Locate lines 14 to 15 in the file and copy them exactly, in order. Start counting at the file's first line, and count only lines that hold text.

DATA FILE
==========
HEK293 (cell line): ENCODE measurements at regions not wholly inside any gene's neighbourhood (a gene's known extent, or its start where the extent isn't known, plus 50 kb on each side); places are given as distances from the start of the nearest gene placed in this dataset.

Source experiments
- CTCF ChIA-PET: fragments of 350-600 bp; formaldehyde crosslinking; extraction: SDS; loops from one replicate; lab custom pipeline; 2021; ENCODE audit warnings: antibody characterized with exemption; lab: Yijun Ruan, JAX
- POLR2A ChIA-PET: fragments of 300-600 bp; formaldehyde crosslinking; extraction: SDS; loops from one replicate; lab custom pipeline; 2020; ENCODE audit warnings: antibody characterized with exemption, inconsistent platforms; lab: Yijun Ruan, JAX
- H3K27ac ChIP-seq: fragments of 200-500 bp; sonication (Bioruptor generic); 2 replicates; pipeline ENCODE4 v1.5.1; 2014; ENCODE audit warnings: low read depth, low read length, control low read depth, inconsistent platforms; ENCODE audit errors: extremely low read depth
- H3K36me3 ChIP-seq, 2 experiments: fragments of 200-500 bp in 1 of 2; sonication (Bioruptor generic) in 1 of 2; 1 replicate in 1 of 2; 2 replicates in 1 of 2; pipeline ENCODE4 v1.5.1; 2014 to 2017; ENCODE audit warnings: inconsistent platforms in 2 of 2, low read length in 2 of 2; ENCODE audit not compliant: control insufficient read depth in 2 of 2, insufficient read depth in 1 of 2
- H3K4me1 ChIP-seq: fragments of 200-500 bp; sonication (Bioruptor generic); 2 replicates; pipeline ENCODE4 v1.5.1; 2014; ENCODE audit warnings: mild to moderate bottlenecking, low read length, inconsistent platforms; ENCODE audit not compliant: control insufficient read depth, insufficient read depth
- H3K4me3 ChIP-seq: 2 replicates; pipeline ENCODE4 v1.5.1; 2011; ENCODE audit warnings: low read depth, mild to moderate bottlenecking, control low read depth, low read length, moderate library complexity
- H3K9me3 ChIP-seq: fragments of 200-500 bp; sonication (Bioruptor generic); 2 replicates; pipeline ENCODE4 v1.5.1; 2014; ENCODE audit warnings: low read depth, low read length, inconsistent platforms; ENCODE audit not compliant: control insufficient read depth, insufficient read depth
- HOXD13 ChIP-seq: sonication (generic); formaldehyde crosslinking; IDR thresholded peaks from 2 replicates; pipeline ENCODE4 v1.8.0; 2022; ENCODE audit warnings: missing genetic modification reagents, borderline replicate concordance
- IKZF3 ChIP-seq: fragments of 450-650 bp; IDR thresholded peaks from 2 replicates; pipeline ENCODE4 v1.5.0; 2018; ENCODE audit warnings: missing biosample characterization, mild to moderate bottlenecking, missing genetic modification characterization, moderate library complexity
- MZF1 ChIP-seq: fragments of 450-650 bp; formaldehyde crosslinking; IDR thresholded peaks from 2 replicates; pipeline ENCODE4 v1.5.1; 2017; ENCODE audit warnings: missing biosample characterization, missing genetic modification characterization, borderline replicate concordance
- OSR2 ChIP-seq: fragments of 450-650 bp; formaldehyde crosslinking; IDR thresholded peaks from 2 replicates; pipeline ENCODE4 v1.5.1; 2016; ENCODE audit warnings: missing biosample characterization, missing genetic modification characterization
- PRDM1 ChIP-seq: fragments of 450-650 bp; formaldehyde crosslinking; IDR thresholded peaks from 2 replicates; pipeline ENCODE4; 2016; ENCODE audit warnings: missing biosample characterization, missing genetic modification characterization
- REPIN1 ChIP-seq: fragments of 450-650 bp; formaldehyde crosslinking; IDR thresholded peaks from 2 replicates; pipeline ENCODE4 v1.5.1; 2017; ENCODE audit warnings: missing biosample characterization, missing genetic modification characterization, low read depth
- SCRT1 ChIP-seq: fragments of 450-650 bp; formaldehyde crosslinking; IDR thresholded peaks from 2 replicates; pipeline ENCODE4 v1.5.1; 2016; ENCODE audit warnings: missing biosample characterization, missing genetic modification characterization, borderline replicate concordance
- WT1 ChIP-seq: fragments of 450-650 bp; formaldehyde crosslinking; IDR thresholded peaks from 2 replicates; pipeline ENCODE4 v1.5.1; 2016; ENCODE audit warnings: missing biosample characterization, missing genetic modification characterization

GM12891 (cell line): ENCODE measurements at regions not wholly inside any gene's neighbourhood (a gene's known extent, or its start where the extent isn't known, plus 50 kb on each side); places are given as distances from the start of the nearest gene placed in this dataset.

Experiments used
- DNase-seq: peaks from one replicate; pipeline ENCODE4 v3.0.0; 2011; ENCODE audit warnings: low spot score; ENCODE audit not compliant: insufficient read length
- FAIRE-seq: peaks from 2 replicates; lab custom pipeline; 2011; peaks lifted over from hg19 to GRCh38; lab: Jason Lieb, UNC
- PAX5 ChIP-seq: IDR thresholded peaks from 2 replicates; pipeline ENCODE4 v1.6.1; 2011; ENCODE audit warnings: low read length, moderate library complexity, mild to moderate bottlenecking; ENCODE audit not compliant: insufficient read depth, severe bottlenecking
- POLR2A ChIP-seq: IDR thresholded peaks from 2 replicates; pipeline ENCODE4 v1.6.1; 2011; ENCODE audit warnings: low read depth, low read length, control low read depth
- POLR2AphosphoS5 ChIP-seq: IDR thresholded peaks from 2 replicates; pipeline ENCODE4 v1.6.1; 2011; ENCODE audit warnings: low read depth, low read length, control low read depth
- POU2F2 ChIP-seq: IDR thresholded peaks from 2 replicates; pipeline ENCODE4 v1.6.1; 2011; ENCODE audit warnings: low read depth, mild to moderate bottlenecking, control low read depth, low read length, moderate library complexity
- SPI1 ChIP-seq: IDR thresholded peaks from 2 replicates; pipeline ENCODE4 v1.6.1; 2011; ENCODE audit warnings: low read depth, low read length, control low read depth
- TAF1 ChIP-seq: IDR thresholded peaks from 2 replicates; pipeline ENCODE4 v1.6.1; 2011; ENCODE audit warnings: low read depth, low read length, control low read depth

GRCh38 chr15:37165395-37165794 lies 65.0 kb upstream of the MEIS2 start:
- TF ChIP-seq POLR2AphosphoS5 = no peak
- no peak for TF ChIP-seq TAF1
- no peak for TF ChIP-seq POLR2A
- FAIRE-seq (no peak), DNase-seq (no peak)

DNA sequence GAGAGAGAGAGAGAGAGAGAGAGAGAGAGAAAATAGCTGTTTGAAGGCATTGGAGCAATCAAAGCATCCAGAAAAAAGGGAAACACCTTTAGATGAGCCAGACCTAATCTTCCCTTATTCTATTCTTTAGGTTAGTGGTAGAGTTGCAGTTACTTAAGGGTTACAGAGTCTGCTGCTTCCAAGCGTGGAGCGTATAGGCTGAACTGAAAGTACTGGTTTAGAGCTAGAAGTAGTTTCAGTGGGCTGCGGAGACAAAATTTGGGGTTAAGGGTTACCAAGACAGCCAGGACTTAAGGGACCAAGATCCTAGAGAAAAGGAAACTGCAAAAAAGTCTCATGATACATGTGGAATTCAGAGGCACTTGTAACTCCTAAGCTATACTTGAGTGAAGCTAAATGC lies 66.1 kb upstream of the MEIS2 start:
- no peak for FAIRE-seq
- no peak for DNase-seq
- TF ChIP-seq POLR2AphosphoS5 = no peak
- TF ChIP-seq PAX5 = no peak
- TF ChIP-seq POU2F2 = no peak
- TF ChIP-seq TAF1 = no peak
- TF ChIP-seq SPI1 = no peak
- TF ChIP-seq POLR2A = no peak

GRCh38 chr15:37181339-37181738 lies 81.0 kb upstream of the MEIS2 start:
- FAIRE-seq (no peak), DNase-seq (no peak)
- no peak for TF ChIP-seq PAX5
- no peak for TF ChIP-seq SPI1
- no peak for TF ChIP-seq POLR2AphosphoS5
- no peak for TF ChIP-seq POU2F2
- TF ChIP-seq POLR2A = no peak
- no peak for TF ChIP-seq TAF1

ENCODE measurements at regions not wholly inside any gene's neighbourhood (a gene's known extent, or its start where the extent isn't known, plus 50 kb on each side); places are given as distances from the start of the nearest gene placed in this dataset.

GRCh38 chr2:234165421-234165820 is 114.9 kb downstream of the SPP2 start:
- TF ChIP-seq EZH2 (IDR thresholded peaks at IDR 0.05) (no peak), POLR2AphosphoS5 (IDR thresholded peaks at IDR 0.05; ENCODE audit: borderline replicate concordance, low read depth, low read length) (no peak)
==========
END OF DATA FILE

- PRDM1 ChIP-seq: fragments of 450-650 bp; formaldehyde crosslinking; IDR thresholded peaks from 2 replicates; pipeline ENCODE4; 2016; ENCODE audit warnings: missing biosample characterization, missing genetic modification characterization
- REPIN1 ChIP-seq: fragments of 450-650 bp; formaldehyde crosslinking; IDR thresholded peaks from 2 replicates; pipeline ENCODE4 v1.5.1; 2017; ENCODE audit warnings: missing biosample characterization, missing genetic modification characterization, low read depth